4. Elizabeth Barrett and Robert Browning — Poet Robert Browning began corresponding with fellow poet Elizabeth Barrett after the publication of her 1844 volume "Poems," when he was 33 and she was 39. The couple decided to marry in secret in 1846, since she feared her father wouldn't approve (she was right; she was disinherited). Still, they were devoted to each other, and influenced each other's work (her "Sonnets from the Portuguese" and "Aurora Leigh," her second volume of "Poems," his "Men and Women"), staying together until her death in her husband's arms in 1861.
5. George Eliot and George Lewes — George Eliot, author of "Middlemarch," was the pen name for Mary Anne Evans. She met philosopher and critic George Lewes in 1851, when he was in an open marriage with Agnes Jervis, whom he was unable to legally divorce. But Evans and Lewes created their own common-law marriage of sorts, living together, calling each other husband and wife (and Evans calling herself Marian Evans Lewes), and their openness about their adultery was scandalous at the time. Still, they stayed together until Lewes' death in 1878.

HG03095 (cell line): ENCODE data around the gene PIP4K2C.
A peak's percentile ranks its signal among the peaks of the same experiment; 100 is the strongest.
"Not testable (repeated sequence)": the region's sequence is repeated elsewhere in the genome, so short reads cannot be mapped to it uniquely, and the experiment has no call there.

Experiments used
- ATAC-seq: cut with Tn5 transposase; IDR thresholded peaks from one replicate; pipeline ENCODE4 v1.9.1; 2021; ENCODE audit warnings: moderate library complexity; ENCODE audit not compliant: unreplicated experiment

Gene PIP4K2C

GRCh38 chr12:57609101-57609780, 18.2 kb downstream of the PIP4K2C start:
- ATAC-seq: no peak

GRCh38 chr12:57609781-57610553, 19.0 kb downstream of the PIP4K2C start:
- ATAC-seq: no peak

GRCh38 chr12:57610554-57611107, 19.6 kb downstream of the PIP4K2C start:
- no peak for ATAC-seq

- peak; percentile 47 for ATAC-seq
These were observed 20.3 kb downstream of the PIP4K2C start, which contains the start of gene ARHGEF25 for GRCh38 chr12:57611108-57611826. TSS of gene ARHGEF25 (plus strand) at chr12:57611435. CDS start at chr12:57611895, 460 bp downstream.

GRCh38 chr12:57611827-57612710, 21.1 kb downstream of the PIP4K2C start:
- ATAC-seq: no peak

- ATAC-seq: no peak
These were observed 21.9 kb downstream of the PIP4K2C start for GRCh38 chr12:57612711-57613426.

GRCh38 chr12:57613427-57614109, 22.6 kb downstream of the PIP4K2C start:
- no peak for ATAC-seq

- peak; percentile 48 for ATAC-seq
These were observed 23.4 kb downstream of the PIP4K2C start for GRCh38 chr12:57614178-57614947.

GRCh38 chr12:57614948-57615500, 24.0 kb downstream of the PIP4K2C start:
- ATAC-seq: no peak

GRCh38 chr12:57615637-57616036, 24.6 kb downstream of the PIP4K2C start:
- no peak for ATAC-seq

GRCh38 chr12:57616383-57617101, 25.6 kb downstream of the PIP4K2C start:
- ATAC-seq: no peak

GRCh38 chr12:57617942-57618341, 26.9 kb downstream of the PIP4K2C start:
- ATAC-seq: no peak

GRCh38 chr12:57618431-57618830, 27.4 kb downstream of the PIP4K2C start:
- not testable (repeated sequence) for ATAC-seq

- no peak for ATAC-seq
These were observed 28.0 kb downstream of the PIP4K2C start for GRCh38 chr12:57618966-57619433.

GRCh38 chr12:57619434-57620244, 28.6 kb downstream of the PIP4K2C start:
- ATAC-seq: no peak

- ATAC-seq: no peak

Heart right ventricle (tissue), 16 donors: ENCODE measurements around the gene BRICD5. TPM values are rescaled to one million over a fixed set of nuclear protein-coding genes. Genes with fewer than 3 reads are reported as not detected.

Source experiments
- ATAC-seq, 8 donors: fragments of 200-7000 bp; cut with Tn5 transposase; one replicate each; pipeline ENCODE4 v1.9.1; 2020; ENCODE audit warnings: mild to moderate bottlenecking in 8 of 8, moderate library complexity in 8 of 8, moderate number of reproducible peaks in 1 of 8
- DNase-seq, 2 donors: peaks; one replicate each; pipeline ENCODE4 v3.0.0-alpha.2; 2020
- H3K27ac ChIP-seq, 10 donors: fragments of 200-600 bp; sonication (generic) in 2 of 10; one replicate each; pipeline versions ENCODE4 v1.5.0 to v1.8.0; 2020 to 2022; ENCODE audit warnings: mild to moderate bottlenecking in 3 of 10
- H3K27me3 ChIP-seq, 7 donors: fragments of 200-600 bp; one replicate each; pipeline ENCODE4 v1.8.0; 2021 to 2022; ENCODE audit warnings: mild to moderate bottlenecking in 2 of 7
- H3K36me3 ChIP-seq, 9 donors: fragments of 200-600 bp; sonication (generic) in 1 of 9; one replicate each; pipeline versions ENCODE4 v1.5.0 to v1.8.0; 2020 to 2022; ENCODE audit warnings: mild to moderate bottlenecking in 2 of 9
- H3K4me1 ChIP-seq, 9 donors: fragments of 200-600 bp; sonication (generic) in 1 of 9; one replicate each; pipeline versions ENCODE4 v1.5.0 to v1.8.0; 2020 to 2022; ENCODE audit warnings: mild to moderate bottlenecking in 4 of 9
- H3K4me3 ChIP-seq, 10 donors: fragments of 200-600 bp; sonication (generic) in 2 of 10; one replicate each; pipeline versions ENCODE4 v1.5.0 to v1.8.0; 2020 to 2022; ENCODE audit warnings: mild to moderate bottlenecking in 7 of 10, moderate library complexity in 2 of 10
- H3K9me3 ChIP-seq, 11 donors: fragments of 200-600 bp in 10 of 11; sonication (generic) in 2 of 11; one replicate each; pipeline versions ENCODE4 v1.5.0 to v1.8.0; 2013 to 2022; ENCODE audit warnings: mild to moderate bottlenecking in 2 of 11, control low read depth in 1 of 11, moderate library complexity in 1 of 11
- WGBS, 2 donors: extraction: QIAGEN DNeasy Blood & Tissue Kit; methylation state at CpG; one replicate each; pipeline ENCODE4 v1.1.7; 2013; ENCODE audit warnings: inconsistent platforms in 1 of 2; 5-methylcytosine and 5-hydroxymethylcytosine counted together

6. Charles Dickens and Ellen "Nelly" Ternan — Despite his marriage of 22-some years and 10 children with his wife Catherine, Dickens' true love was said to be an actress 27 years younger than him, with whom he had a secret extramarital affair starting in 1858, when she was 18. Dickens scholar Claire Tomalin documents the dozen-years-long affair in "The Invisible Woman" (which was recently made into a film starring Ralph Fiennes and Felicity Jones). Estella in "Great Expectations" appears to be based in part on Nelly.
7. Paul Verlaine and Arthur Rimbaud — The two poets had had an absinthe- and hashish- soaked affair starting in 1871, when the married Verlaine read the teenage Rimbaud's poetry and invited him to Paris to stay with him and his pregnant wife. Rimbaud's poetry was wild and violent, as were his actions, making him a scandal in Parisian literary circles. Verlaine was sentenced to two years in prison for shooting his lover, and Rimbaud's response was "Une Saison en Enfer" ("A Season in Hell"). Leonardo diCaprio plays Rimbaud in the film depicting their affair, "Total Eclipse."
8. Oscar Wilde and Lord Alfred "Bosie" Douglas — In 1891, Wilde met Douglas, who became his lover and his muse while he wrote "Salomé" and "The Importance of Being Earnest." When Wilde was arrested for "gross indecency" for the homosexual affair, he was sentenced to two years' hard labor. On the eve of his trial, he wrote Douglas, " that you love me in return will sustain me in my unhappiness and will make me capable, I hope, of bearing my grief most patiently." Only one publisher was interested in Wilde's work in his post-prison years, but even to that publisher, Wilde wrote of Douglas, "He understands me and my art, and loves both." Stephen Fry played Wilde, and Jude Law Bosie, in the film "Wilde."